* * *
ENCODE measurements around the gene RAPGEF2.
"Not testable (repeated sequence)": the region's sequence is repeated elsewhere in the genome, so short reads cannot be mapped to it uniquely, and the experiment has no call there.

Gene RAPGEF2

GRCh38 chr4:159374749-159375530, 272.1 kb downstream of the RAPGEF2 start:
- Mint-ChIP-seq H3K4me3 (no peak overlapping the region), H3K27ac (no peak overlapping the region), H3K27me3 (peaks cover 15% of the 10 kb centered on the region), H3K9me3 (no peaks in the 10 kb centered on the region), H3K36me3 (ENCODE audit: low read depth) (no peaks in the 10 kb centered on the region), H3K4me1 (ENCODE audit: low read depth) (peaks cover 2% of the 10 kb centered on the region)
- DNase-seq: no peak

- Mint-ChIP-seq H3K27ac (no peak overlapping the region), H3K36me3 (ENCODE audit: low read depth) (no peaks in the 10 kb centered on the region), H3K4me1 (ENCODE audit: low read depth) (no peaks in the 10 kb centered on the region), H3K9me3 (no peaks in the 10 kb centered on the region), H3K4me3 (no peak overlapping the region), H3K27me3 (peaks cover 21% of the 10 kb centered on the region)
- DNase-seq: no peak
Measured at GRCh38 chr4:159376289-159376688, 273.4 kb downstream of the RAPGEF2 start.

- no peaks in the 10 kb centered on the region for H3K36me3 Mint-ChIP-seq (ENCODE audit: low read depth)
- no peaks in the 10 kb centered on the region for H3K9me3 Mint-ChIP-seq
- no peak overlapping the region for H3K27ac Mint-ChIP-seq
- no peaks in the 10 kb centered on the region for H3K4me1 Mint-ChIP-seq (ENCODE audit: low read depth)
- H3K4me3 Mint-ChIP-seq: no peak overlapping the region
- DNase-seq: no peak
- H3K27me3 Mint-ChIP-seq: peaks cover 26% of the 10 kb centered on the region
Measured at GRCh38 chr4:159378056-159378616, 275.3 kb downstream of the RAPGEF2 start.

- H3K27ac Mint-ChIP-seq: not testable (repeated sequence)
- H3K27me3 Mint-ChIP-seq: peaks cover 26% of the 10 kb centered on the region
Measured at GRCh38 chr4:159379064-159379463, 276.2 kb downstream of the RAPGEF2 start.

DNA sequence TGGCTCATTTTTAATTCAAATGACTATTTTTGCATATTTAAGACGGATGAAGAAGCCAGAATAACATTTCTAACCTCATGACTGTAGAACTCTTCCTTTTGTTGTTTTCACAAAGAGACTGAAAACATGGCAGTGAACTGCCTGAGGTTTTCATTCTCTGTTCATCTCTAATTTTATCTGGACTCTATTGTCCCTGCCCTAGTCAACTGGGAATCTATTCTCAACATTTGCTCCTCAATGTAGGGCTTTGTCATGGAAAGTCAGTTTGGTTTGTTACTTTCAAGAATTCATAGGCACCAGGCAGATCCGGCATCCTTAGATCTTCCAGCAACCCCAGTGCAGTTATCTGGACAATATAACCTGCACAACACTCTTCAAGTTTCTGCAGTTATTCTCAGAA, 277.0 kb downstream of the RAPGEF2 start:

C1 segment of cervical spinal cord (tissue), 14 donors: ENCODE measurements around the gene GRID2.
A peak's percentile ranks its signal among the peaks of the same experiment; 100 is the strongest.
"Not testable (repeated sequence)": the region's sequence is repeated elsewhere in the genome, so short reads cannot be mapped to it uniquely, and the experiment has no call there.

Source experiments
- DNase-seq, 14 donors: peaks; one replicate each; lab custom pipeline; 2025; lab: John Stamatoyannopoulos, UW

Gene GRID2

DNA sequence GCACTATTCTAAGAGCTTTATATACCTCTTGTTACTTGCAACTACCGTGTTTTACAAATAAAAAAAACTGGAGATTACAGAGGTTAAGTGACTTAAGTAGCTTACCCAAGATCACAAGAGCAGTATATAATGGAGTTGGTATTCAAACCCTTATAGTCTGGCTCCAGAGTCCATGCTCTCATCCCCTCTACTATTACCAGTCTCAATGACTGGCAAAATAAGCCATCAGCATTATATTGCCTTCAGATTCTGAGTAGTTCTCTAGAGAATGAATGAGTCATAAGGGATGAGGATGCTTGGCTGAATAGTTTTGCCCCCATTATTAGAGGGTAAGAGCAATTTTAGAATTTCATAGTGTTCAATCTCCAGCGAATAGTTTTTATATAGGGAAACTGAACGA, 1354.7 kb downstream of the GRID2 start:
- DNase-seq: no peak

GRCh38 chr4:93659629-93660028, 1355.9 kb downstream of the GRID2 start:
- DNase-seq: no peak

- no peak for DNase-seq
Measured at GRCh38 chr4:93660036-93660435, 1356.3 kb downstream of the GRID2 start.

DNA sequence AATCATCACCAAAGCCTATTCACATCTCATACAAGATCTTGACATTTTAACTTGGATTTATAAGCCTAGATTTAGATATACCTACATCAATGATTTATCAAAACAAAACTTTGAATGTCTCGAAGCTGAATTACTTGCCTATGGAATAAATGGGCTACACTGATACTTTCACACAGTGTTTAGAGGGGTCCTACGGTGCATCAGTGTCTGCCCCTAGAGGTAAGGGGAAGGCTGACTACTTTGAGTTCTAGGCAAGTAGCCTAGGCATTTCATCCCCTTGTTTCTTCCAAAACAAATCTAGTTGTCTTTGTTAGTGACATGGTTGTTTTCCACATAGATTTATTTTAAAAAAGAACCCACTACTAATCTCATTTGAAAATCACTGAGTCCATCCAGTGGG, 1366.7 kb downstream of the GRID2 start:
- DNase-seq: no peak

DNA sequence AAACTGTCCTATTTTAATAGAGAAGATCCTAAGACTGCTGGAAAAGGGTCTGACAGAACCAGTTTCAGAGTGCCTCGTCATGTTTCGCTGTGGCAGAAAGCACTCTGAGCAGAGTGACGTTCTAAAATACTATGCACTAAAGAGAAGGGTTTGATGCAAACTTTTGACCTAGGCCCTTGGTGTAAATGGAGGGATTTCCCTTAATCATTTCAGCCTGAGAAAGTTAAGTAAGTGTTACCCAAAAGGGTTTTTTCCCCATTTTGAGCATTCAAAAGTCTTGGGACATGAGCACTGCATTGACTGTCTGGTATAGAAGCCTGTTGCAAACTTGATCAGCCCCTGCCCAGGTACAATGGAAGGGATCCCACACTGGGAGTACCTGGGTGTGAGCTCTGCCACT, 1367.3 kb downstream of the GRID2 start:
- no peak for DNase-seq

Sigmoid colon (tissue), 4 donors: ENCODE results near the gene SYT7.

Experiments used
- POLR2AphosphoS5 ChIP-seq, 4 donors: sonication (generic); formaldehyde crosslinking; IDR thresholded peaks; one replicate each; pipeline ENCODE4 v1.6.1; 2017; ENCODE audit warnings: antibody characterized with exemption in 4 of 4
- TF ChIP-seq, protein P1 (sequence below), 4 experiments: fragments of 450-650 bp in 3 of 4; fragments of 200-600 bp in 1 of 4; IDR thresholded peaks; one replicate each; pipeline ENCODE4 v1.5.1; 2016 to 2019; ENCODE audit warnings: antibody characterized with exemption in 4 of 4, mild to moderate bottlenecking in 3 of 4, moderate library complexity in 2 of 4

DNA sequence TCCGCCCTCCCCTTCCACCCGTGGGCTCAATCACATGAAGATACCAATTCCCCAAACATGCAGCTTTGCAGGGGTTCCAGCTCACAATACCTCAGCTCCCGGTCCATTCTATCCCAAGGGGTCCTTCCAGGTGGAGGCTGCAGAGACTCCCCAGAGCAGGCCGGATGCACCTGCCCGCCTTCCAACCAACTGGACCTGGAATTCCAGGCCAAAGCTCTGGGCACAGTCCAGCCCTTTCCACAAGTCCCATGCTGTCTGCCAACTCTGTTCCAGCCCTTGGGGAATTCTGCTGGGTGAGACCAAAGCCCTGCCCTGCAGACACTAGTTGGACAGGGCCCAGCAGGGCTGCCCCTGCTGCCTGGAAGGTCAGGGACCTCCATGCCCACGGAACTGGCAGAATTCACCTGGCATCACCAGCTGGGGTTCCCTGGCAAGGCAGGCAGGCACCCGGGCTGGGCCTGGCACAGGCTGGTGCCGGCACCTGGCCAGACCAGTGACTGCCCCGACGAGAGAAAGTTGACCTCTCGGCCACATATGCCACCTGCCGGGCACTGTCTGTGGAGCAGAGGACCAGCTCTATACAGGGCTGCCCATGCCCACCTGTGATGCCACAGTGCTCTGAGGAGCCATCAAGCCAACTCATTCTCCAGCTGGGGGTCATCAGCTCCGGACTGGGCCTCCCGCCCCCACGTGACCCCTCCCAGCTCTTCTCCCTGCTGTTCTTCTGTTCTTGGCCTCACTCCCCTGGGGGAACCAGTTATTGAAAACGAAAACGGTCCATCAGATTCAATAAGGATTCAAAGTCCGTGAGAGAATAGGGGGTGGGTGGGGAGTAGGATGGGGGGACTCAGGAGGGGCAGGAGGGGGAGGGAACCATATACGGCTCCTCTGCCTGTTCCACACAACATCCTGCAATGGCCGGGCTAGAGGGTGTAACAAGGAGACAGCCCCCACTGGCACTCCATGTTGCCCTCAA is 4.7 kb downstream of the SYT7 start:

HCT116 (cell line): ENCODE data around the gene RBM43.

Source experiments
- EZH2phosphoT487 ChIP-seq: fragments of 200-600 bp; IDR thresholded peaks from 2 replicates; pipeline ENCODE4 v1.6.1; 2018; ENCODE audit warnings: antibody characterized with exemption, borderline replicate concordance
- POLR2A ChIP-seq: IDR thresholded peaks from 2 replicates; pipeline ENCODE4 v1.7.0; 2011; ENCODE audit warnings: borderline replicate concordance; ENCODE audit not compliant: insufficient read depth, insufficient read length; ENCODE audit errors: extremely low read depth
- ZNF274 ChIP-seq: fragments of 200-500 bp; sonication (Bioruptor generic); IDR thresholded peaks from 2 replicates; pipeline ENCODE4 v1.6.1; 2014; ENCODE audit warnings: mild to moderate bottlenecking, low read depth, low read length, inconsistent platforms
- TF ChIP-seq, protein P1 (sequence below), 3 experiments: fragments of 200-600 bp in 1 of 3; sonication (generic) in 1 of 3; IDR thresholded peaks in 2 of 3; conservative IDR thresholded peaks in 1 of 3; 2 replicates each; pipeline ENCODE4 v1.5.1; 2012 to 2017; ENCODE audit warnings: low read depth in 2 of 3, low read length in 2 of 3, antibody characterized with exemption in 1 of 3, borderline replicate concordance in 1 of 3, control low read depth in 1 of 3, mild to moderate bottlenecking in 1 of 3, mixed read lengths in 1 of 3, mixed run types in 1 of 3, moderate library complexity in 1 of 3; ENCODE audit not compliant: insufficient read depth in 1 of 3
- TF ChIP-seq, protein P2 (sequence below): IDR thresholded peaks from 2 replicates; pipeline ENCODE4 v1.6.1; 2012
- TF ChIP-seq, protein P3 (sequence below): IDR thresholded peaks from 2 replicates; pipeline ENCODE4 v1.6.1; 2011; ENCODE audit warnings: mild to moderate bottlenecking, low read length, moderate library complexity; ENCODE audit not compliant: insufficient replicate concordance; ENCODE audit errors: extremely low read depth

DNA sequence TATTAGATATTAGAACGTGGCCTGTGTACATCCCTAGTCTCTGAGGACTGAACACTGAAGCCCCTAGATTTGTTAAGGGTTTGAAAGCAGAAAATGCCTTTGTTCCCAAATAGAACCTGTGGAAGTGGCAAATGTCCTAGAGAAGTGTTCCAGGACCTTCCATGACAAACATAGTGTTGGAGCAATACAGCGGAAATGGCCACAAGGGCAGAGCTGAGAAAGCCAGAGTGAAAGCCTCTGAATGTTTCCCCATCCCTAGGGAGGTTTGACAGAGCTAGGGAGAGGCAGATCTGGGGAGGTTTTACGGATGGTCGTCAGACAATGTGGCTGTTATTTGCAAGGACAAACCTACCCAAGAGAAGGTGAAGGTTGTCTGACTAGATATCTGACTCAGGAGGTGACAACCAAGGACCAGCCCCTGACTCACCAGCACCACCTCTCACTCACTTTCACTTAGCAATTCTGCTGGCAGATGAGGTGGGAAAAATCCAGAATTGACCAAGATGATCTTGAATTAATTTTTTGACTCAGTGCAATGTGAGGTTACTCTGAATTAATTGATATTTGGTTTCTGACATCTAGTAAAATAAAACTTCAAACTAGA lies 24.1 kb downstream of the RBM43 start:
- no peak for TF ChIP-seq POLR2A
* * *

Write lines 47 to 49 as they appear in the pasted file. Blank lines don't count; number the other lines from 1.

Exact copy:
- ZNF274 ChIP-seq: fragments of 200-500 bp; sonication (Bioruptor generic); IDR thresholded peaks from 2 replicates; pipeline ENCODE4 v1.6.1; 2014; ENCODE audit warnings: mild to moderate bottlenecking, low read depth, low read length, inconsistent platforms
- TF ChIP-seq, protein P1 (sequence below), 3 experiments: fragments of 200-600 bp in 1 of 3; sonication (generic) in 1 of 3; IDR thresholded peaks in 2 of 3; conservative IDR thresholded peaks in 1 of 3; 2 replicates each; pipeline ENCODE4 v1.5.1; 2012 to 2017; ENCODE audit warnings: low read depth in 2 of 3, low read length in 2 of 3, antibody characterized with exemption in 1 of 3, borderline replicate concordance in 1 of 3, control low read depth in 1 of 3, mild to moderate bottlenecking in 1 of 3, mixed read lengths in 1 of 3, mixed run types in 1 of 3, moderate library complexity in 1 of 3; ENCODE audit not compliant: insufficient read depth in 1 of 3
- TF ChIP-seq, protein P2 (sequence below): IDR thresholded peaks from 2 replicates; pipeline ENCODE4 v1.6.1; 2012